Robert Stockwell, Donka Minkova, English Words: History and Structure (2001, →ISBN), page 157: {In] semantic bleaching, [...] the original meaning of the word has been eroded away and generalized by heavy usage, as in words like very (originally "true"), awful ("full of awe"), terrible ("able to cause terror"). The ultimate examples of bleaching are the words thing, do, nice, [] Thing originally referred to a sort of parliamentary town-hall meeting, hence affair, act, any kind of business. [] The bleaching of this word is so complete that people have come up with variations such as thingumbob, thingamajig, [etc].




  1. present participle of bleach


bleaching (plural bleachings)

  1. The process of removing stains or of whitening fabrics, especially by the use of chemical agents.
  2. The loss or removal of part of the (semantic, grammatical, etc) content or a word or morpheme.
    Coordinate term: desemanticization
    • 2000, Frederick J. Newmeyer, Language Form and Language Function, MIT Press (→ISBN), page 249:
      Grammaticalization is often associated with 'semantic bleaching', and this 'bleaching' is the result of reanalysis [] But there is no evidence that the bleaching of the meaning of do played any role in the causation of this sequence of events.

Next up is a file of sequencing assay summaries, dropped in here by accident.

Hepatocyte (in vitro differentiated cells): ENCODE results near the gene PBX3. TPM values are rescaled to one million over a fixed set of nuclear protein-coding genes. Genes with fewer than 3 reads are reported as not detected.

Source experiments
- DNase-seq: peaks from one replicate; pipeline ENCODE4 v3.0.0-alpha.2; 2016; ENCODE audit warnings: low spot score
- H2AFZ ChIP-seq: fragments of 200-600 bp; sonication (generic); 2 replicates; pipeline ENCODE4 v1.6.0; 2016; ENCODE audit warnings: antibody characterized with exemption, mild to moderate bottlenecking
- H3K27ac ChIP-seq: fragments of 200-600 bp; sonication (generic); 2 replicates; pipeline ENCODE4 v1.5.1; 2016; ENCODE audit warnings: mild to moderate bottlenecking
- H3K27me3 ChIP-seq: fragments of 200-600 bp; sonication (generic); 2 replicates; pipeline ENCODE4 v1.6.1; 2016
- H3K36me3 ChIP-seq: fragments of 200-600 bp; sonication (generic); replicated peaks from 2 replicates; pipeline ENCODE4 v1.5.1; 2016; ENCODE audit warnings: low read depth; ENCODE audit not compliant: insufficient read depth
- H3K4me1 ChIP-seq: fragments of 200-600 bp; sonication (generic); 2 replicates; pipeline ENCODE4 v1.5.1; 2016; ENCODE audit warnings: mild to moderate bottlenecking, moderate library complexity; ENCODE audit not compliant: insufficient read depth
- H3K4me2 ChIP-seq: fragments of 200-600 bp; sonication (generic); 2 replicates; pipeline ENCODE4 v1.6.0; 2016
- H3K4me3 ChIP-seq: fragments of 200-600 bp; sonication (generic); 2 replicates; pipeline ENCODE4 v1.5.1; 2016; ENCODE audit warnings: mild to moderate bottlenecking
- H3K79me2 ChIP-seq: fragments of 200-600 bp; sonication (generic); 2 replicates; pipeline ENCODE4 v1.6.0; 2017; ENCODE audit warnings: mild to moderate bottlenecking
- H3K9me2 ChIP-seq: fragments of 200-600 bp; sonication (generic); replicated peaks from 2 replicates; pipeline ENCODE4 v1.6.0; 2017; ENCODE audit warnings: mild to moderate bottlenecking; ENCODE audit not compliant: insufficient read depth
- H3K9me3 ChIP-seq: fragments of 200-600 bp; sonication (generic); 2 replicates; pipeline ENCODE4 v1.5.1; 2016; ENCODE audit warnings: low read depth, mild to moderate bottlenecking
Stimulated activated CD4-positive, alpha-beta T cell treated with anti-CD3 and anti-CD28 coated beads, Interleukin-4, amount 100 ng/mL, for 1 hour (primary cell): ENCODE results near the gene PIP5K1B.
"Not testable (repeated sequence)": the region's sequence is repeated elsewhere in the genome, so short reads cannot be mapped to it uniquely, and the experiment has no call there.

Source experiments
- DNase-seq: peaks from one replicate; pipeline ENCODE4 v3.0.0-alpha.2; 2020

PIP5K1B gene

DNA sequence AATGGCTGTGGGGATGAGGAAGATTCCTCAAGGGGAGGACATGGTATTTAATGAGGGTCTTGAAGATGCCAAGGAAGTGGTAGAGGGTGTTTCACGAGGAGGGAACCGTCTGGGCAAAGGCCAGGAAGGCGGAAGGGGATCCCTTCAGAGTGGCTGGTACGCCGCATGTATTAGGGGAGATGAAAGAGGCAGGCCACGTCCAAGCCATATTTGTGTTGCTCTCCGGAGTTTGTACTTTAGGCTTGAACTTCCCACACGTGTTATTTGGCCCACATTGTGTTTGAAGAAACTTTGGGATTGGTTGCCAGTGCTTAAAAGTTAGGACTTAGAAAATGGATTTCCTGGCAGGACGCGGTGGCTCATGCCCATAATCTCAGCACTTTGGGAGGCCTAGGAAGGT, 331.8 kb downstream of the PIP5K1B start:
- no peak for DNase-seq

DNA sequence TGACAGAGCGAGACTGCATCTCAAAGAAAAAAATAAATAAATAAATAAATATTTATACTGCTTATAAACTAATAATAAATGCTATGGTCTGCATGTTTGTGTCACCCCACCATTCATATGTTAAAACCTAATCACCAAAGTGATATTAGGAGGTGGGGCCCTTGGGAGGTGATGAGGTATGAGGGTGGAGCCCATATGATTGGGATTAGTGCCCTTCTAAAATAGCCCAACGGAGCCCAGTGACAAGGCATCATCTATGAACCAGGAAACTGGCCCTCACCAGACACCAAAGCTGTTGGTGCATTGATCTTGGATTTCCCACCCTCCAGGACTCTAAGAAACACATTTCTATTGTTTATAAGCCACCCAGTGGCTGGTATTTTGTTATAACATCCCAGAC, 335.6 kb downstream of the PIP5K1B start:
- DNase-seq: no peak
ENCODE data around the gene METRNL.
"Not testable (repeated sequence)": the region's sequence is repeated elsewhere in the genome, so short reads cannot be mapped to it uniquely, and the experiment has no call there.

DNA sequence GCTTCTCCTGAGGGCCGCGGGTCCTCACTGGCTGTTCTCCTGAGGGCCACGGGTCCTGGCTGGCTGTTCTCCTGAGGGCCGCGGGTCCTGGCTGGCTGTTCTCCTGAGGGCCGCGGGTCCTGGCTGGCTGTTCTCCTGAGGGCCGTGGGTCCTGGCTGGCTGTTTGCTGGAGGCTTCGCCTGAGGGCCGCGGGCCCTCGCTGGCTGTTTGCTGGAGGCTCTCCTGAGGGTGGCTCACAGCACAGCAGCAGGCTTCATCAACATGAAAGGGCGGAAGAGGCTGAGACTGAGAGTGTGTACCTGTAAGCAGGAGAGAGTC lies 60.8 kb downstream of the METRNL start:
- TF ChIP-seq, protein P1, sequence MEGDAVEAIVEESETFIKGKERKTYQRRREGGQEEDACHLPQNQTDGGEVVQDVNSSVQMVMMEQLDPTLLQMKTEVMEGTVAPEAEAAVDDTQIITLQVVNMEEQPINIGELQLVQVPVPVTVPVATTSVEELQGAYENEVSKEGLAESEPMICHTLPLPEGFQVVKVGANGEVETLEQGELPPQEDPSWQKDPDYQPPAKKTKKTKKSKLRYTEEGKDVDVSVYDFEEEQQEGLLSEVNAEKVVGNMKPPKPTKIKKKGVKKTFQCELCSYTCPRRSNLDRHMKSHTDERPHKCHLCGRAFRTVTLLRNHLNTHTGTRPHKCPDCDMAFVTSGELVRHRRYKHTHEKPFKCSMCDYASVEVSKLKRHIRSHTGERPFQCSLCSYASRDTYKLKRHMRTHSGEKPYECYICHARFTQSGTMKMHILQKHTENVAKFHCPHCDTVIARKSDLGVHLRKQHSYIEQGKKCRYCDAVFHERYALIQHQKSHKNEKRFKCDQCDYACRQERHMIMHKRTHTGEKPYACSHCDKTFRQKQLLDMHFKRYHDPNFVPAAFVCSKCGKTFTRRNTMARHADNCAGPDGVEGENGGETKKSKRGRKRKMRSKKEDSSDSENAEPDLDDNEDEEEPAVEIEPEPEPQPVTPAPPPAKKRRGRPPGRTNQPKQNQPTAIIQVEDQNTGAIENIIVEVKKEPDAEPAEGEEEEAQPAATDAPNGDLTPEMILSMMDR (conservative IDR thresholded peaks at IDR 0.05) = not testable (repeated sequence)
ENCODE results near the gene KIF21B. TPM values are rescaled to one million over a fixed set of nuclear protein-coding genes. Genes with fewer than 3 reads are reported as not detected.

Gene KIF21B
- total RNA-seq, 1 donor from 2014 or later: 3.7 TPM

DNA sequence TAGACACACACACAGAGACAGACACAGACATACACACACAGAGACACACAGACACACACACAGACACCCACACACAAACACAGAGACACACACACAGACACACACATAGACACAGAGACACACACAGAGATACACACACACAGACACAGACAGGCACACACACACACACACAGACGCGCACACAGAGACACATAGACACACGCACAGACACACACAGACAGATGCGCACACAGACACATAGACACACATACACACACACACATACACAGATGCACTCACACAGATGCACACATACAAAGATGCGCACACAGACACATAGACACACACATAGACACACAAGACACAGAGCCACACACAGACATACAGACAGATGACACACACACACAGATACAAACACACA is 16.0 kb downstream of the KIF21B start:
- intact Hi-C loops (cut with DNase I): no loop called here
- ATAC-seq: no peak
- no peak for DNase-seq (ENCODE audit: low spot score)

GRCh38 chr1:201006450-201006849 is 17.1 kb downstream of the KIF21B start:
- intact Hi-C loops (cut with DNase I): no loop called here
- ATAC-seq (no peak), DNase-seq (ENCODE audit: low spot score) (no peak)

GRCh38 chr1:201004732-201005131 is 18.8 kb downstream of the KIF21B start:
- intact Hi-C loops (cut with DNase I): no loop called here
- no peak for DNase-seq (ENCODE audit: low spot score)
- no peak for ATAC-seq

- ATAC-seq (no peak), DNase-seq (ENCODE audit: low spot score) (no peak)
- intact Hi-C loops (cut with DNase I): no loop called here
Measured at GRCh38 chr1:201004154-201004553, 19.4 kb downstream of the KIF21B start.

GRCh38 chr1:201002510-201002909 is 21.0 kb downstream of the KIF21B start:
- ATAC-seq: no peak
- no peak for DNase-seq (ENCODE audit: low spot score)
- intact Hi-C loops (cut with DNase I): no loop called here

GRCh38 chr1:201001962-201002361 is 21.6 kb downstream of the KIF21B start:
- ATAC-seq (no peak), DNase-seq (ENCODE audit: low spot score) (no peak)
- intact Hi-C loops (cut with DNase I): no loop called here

• 2009, Vit Bubenik, John Hewson, Sarah Rose, Grammatical Change in Indo-European Languages: Papers presented at the workshop on Indo-European Linguistics at the XVIIIth International Conference on Historical Linguistics, Montreal, 2007, John Benjamins Publishing (→ISBN), page 165:
      In the development of the prepositional phrase, which did not exist in PIE, one can see a grammaticalization based on a double bleaching. [] Many of these combinations are achieved by lexical bleaching of the grammatical element and grammatical bleaching of the lexical element, as in the prepositional phrases in (11).
      (11) French   English
        en auto   by car

Derived termsEdit